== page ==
A sweatshirt with the message
"A positive social contagion" printed on it.

You’ve long been an inspiration for young generations. What’s the key to your success?

Staple mainly targets youths aged 15 to 25—a really tough demographic group, because they’re extremely finicky and their culture keeps changing. We also have to keep shifting our target to new generations. There are three important things to keep in mind: win trust, stay real, and don’t lie. Large corporations tend not to attach much importance to youths, and young people hate being a marketing target. A brand has to be a guide or mentor for young generations. You give them knowledge and support, and they will give you back raw, youthful energy. Your success depends on whether you can establish this reciprocal relationship.

How to Build Trust With
Youth Culture and Communities

Sony used to drive youth culture with products like the Walkman. What do we need to do, in your opinion, to win over youths again?

I grew up as a Sony fan. But to be honest, I don’t think today’s youths share the same kind of love for Sony that older generations had. That could be because Sony is missing out on opportunities to collaborate with youths. Everyone knows that it stands for high quality, but they don’t think it’s very cool. It’s kind of like an old teacher at school—someone you can trust, but don’t want to hang out with.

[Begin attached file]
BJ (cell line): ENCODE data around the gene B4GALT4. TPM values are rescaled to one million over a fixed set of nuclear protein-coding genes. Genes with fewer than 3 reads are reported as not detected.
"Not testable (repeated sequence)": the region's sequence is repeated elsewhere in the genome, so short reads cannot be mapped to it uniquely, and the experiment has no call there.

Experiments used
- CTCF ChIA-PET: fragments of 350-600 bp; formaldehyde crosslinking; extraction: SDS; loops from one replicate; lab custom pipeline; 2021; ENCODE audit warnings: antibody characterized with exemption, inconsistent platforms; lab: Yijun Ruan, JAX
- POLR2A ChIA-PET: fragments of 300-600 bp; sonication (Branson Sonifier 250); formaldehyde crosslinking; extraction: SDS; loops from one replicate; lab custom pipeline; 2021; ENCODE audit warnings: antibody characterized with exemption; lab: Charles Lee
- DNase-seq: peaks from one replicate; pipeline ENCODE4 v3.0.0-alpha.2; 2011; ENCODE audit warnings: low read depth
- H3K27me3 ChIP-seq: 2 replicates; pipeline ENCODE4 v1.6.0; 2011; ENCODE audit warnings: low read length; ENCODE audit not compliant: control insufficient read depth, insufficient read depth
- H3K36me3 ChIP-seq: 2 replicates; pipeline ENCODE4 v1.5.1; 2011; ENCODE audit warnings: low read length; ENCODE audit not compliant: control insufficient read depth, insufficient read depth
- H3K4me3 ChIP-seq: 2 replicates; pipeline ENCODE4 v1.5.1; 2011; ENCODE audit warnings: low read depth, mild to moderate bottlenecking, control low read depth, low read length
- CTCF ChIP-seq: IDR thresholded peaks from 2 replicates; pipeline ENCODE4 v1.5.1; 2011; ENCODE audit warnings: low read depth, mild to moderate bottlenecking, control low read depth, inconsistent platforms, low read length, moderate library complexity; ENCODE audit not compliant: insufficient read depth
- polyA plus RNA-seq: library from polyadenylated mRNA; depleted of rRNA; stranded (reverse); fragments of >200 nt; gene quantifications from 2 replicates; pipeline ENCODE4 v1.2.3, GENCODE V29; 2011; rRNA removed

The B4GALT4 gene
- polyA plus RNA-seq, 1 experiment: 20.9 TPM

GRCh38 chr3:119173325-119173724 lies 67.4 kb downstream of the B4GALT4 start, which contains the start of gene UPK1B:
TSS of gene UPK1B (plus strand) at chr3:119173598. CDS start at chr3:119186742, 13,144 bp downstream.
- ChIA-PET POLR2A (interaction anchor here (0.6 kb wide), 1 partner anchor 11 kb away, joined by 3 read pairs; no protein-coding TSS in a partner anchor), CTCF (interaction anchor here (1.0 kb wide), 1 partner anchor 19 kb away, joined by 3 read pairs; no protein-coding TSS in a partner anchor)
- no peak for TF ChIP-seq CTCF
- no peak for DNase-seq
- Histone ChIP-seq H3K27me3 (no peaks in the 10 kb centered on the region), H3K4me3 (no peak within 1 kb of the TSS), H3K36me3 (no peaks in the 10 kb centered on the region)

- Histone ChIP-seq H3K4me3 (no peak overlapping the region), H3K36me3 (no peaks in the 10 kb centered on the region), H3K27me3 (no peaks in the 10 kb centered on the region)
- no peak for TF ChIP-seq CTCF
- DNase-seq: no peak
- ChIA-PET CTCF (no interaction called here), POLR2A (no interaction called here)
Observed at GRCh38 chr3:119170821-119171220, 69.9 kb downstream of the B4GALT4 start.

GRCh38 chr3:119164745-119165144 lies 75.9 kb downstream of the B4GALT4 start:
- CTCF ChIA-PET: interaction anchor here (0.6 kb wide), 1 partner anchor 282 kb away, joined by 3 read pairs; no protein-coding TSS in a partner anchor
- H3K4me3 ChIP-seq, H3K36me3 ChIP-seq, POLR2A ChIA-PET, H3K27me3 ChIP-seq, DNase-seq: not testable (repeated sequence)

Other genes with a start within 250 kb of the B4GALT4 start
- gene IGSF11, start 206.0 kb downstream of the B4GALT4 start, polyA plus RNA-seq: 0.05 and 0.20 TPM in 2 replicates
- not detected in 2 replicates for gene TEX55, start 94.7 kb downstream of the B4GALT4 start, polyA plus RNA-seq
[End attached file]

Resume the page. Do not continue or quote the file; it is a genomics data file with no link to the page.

One of the things I stress in collaborating with youths is workshops. They provide a place for open communication, and this builds trust. We also gain all kinds of insights from them. Focus group interviews are a popular marketing approach, but they don’t allow you to build trust with your subjects, so you can’t really get useful information out of them. The questions tend to be biased, leading the subjects to say what you want them to say. That’s why I think workshops are the best way to get to know youths.

Jeff’s talk show at NTWRK,
a popular Live-commerce platform in US.

These days, we also use a Livecommerce platform called NTWRK. Gen Zers and Millennials are its main users. The beauty of this service is that it lets you speak directly to your audience.